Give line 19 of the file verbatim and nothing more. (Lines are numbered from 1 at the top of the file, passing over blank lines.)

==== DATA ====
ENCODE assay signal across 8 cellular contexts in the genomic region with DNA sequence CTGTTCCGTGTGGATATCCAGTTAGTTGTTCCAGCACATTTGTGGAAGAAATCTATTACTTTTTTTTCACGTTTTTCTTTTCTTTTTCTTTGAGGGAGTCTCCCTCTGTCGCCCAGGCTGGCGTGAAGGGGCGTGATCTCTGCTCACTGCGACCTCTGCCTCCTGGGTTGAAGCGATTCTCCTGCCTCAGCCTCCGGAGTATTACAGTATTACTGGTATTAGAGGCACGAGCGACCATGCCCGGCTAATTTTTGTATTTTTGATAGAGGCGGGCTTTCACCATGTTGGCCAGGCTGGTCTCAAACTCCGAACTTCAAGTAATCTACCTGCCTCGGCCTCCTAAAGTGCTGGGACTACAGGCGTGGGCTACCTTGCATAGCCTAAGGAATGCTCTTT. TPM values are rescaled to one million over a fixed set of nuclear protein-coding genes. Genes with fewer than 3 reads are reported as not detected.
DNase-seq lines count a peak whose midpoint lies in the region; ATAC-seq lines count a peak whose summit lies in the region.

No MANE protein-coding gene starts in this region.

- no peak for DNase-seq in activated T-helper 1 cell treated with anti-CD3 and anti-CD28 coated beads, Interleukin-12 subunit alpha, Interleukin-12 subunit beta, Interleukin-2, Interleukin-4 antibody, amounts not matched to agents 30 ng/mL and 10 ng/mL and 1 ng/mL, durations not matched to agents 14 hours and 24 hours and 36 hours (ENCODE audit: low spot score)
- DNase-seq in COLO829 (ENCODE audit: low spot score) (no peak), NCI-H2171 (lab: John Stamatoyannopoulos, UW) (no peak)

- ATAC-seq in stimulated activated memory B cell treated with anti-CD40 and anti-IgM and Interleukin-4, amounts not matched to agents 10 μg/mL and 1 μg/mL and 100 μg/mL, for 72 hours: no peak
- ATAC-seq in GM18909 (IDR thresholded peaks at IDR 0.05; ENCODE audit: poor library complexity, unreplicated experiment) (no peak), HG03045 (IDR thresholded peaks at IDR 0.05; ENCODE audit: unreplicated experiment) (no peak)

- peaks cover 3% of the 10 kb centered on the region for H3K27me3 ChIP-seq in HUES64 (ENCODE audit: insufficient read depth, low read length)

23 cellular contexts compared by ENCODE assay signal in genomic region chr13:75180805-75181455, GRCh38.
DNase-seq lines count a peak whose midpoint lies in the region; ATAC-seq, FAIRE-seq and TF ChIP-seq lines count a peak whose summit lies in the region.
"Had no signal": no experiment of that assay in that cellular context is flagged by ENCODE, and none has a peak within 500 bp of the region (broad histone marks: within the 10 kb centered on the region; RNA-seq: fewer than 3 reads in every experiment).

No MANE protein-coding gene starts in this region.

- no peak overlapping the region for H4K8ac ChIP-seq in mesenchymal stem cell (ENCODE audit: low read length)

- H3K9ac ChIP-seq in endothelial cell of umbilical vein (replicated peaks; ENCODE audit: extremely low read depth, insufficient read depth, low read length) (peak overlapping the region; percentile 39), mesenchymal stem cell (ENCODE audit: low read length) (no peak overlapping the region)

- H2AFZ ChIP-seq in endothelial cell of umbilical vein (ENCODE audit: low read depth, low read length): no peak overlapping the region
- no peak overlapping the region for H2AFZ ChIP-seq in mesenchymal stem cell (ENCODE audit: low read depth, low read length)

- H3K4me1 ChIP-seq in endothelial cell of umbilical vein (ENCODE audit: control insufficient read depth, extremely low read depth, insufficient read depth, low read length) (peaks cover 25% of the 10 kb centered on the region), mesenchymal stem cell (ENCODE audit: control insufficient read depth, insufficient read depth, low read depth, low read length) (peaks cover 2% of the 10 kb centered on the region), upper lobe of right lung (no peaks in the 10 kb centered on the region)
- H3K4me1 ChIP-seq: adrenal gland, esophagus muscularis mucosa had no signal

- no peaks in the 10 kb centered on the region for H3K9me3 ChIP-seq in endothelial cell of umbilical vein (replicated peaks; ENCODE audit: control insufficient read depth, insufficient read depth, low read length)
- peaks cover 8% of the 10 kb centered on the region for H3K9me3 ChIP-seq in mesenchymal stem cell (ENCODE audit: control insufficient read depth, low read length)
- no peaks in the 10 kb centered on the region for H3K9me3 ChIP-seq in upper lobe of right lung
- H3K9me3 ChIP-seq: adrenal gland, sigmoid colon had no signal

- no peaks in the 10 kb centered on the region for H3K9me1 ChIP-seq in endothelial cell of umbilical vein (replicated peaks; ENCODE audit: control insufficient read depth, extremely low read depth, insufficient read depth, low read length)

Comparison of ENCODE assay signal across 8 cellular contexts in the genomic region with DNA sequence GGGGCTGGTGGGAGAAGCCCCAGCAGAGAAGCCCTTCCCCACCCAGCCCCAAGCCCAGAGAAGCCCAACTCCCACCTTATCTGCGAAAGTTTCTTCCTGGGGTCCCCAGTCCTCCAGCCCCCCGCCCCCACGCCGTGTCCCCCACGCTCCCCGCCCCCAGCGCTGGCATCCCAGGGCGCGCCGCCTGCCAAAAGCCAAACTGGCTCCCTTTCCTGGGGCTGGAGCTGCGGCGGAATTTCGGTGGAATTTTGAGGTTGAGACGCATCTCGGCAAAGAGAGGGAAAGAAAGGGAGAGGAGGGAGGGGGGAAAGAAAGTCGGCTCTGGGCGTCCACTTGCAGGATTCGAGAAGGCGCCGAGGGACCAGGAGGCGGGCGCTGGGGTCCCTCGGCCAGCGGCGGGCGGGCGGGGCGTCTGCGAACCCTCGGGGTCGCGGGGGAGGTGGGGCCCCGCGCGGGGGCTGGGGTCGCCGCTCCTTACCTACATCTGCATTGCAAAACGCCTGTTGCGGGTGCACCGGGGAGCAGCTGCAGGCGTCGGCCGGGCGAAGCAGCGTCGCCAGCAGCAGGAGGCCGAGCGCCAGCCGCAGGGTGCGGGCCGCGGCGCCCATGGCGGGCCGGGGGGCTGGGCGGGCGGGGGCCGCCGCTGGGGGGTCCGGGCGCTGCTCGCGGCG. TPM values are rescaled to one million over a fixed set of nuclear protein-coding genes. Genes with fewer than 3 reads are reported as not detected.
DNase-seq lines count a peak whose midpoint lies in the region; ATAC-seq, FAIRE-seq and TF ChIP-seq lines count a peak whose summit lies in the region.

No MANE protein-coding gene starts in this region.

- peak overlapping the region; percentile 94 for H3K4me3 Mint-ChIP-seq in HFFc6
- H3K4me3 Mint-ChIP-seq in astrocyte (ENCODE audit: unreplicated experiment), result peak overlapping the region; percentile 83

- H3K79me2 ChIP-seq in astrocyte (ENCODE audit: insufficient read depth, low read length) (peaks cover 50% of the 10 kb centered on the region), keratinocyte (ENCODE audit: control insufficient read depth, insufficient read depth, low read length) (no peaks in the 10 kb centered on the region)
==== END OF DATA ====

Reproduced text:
- no peaks in the 10 kb centered on the region for H3K9me3 ChIP-seq in endothelial cell of umbilical vein (replicated peaks; ENCODE audit: control insufficient read depth, insufficient read depth, low read length)